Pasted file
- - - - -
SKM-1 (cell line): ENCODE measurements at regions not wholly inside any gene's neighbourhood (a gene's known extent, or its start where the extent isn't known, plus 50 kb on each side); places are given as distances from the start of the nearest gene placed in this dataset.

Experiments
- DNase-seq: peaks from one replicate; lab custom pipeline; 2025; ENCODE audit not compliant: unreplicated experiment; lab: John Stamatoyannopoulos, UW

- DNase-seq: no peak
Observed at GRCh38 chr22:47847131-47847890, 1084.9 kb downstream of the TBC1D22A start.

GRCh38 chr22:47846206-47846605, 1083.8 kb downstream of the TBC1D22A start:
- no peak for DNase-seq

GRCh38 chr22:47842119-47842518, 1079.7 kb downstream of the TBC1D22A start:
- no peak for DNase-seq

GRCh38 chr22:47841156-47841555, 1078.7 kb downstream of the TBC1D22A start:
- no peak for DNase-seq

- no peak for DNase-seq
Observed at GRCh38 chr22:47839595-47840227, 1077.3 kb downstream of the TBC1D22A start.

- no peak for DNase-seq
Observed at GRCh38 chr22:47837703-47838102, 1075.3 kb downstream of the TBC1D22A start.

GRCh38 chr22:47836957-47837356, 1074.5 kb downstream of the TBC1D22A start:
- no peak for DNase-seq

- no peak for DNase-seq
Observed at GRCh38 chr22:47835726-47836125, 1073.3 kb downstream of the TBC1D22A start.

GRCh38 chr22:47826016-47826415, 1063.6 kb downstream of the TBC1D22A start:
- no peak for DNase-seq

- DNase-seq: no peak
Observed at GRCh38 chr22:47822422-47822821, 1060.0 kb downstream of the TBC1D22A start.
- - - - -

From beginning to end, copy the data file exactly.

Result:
SKM-1 (cell line): ENCODE measurements at regions not wholly inside any gene's neighbourhood (a gene's known extent, or its start where the extent isn't known, plus 50 kb on each side); places are given as distances from the start of the nearest gene placed in this dataset.

Experiments
- DNase-seq: peaks from one replicate; lab custom pipeline; 2025; ENCODE audit not compliant: unreplicated experiment; lab: John Stamatoyannopoulos, UW

- DNase-seq: no peak
Observed at GRCh38 chr22:47847131-47847890, 1084.9 kb downstream of the TBC1D22A start.

GRCh38 chr22:47846206-47846605, 1083.8 kb downstream of the TBC1D22A start:
- no peak for DNase-seq

GRCh38 chr22:47842119-47842518, 1079.7 kb downstream of the TBC1D22A start:
- no peak for DNase-seq

GRCh38 chr22:47841156-47841555, 1078.7 kb downstream of the TBC1D22A start:
- no peak for DNase-seq

- no peak for DNase-seq
Observed at GRCh38 chr22:47839595-47840227, 1077.3 kb downstream of the TBC1D22A start.

- no peak for DNase-seq
Observed at GRCh38 chr22:47837703-47838102, 1075.3 kb downstream of the TBC1D22A start.

GRCh38 chr22:47836957-47837356, 1074.5 kb downstream of the TBC1D22A start:
- no peak for DNase-seq

- no peak for DNase-seq
Observed at GRCh38 chr22:47835726-47836125, 1073.3 kb downstream of the TBC1D22A start.

GRCh38 chr22:47826016-47826415, 1063.6 kb downstream of the TBC1D22A start:
- no peak for DNase-seq

- DNase-seq: no peak
Observed at GRCh38 chr22:47822422-47822821, 1060.0 kb downstream of the TBC1D22A start.